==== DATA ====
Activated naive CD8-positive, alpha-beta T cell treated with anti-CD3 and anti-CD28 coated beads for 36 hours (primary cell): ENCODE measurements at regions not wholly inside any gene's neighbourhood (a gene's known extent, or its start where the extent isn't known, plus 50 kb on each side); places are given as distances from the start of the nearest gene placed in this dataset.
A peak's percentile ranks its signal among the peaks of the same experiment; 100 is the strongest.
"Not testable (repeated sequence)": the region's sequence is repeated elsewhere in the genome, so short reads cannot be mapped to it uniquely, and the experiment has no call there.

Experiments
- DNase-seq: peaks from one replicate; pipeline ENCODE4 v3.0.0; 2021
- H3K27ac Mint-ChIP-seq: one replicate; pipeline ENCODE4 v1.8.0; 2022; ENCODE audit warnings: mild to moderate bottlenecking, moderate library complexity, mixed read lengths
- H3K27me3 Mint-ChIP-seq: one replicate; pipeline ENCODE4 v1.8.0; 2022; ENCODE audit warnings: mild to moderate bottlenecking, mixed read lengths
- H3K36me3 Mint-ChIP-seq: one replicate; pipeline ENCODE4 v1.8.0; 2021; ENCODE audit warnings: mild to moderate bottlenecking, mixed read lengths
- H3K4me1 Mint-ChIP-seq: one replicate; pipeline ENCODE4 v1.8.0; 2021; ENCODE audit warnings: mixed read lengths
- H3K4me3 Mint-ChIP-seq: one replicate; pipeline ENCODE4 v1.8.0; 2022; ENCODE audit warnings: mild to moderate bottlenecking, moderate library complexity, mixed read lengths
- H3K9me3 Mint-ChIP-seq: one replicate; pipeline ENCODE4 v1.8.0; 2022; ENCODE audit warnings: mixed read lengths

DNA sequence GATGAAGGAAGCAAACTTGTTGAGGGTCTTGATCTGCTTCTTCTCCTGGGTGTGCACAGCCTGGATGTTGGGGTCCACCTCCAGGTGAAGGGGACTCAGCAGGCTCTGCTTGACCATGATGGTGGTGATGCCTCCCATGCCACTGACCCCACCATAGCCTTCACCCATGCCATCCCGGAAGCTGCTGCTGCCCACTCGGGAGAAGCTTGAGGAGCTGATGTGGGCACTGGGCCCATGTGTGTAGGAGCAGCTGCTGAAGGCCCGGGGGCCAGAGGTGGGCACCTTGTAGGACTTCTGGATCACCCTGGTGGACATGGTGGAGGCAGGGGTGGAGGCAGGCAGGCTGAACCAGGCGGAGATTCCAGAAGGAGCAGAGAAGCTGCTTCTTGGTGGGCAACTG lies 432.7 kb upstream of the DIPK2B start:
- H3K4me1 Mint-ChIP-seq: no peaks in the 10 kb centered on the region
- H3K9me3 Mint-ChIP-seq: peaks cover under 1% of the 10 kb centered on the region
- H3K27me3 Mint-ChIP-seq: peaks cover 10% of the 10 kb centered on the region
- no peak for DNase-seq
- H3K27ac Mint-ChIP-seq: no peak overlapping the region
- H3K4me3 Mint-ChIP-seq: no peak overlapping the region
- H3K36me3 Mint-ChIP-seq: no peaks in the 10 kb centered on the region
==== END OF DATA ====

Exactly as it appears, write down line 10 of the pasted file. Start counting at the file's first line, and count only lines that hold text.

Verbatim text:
- H3K4me3 Mint-ChIP-seq: one replicate; pipeline ENCODE4 v1.8.0; 2022; ENCODE audit warnings: mild to moderate bottlenecking, moderate library complexity, mixed read lengths